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Last Updated: 11.20.01

Making Compressed Earth Blocks with the Cinva-Ram Block-Making Machine.
Nils Gore, Assistant Professor
University of Kansas School of Architecture and Urban Design
ngore@ku.edu

These pages show work which was completed in the Spring of 2000 in my Materials class for Second-year students when I was teaching at Mississippi State University School of Architecture ( I moved to University of Kansas in 2001). The intention of the project was to introduce students to principles of masonry construction, including the material constituents of concrete masonry, methods of manufacture, natural forces which masonry systems must resist, and principles inherent in the development of masonry systems.

I chose to use the Cinva-Ram as a vehicle for learning about masonry systems because of its low-tech/high-touch nature. With this one device, my hope was that we we could begin to:

understand the interaction of potential constituents of concrete masonry,
understand techniques of manufacturing masonry units,
understand forces which might drive the design of the individual unit,
understand how rigorous testing procedures can help us make decisions,
understand how compressed earth blocks could be used as an alternative construction system.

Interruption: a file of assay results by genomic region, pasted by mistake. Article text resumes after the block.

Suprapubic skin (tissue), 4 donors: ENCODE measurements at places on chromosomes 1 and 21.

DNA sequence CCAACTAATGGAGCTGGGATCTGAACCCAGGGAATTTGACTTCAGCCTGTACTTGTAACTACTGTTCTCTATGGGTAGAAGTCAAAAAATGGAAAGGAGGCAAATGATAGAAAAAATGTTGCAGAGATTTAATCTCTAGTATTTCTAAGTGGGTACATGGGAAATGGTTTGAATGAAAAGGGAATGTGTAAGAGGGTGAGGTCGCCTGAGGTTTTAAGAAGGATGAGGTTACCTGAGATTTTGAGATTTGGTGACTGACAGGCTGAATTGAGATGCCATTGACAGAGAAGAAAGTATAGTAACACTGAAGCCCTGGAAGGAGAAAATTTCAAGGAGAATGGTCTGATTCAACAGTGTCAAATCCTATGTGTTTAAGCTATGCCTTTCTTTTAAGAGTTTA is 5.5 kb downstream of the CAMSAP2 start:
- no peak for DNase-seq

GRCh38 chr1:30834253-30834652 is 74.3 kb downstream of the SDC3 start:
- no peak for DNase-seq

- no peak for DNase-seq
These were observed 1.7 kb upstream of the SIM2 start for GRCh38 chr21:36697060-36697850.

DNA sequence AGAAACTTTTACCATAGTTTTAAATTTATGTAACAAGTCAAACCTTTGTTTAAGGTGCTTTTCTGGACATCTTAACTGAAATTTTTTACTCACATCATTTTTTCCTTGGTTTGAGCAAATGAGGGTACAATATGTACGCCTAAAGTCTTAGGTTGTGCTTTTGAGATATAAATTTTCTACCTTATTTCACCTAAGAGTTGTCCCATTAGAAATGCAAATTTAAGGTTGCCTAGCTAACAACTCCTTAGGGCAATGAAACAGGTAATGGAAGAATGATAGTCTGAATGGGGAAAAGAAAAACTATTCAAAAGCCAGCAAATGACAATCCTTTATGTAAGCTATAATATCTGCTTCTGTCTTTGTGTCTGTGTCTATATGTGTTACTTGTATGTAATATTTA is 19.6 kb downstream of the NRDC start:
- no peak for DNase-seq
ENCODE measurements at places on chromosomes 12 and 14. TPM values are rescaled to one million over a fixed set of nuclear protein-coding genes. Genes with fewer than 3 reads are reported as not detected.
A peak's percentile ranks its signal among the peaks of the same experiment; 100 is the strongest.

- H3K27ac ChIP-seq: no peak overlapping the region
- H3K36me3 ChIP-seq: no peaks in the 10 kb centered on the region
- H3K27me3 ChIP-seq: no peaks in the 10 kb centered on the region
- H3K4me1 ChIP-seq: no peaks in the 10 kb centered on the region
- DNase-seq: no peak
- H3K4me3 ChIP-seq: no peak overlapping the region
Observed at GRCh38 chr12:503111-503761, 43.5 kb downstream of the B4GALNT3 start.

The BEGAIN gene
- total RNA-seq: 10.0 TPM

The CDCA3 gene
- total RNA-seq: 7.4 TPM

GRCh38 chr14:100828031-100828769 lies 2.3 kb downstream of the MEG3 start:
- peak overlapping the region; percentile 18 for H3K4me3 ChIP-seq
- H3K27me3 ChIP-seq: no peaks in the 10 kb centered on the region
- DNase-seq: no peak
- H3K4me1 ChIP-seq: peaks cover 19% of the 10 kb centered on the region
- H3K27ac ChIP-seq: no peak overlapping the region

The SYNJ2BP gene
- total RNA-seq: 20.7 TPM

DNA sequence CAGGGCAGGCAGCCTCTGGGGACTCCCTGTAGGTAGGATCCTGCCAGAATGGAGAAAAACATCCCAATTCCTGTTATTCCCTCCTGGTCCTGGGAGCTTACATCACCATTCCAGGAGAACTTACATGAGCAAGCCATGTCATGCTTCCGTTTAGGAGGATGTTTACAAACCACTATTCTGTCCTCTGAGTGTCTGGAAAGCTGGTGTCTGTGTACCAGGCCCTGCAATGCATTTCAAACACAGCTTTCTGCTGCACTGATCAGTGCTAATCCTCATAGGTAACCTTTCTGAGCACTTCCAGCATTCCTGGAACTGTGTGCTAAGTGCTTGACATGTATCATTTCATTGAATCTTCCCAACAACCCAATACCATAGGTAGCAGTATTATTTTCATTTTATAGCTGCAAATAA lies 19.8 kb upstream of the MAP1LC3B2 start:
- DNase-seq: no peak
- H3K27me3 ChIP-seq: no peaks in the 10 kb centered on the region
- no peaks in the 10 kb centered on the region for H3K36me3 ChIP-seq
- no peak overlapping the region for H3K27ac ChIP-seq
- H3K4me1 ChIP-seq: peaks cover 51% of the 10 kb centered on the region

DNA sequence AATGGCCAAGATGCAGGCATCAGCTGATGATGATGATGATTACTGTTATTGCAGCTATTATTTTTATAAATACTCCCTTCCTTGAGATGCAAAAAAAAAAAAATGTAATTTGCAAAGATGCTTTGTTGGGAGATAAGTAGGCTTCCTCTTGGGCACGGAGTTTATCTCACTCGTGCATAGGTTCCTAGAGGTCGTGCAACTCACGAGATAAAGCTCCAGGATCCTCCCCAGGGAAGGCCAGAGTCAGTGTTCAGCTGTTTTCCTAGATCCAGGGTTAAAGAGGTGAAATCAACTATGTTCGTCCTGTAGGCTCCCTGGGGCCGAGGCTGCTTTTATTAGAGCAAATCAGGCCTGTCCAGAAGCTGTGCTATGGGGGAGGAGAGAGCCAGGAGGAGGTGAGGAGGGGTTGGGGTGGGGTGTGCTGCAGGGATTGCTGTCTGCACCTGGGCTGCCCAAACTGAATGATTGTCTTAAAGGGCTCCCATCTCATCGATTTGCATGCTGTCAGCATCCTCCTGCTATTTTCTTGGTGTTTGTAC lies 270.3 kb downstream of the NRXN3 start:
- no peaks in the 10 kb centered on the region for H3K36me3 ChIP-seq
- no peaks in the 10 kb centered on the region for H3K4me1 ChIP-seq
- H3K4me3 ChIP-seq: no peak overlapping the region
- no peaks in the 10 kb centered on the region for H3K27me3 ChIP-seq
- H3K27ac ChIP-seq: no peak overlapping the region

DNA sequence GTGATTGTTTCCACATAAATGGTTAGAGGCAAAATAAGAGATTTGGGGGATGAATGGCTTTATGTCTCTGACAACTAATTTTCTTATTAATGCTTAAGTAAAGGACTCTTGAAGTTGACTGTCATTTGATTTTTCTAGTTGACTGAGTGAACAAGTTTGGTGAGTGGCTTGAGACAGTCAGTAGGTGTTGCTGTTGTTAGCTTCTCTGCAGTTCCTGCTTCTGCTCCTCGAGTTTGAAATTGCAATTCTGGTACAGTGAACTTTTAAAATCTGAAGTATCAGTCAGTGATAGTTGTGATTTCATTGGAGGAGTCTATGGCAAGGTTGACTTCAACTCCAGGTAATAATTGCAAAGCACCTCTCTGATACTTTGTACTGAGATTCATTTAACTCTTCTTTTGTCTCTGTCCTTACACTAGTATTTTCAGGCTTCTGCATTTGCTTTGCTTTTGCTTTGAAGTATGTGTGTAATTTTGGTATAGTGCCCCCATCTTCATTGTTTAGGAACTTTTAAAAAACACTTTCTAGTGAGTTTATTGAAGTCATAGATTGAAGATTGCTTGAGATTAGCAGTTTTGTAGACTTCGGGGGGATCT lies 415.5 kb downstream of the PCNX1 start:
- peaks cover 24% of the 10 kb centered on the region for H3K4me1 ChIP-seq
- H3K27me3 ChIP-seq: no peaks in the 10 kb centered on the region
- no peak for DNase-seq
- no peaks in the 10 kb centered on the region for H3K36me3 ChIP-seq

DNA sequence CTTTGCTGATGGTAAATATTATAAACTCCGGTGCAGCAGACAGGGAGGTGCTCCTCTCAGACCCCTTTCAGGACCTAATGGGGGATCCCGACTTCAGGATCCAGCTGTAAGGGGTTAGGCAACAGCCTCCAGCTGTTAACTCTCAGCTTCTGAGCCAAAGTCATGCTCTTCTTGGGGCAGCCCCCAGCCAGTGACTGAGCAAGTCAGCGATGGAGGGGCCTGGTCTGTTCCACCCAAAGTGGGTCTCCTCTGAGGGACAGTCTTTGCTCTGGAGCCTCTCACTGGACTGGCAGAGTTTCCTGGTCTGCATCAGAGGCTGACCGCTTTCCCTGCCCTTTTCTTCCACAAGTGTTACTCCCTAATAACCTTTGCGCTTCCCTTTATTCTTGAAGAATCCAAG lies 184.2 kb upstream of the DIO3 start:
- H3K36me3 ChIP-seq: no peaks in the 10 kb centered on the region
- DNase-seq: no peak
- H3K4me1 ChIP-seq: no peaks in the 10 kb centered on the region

The following links will take you to the labs which introduced a research methodology to the students of the Materials class, and photos of the making of Cinva Blocks in the Spring Materials Class at MSU.

Part A: Acquiring Materials

Part B: Test Cylinders: 110 Different Mixes

Part C: Test Cylinder Analysis
(For photos of the Test Cylinders, Click Here)

Part D: Drawing Conclusions About Mixes

Part E: Making Blocks with the Cinva-Ram machine.
(For photos and video of the MSU Cinva-Ram in action, click here)
(For photos of the MSU Cinva-Ram in pieces, click here)
(For photos and video of the compression and water-blast testing of those blocks, click here)

Part F: Understanding Masonry Systems.
(For Block Making Tips (a compilation of recent e-mails), click here.)
(For photos of some of the "final" blocks, click here.)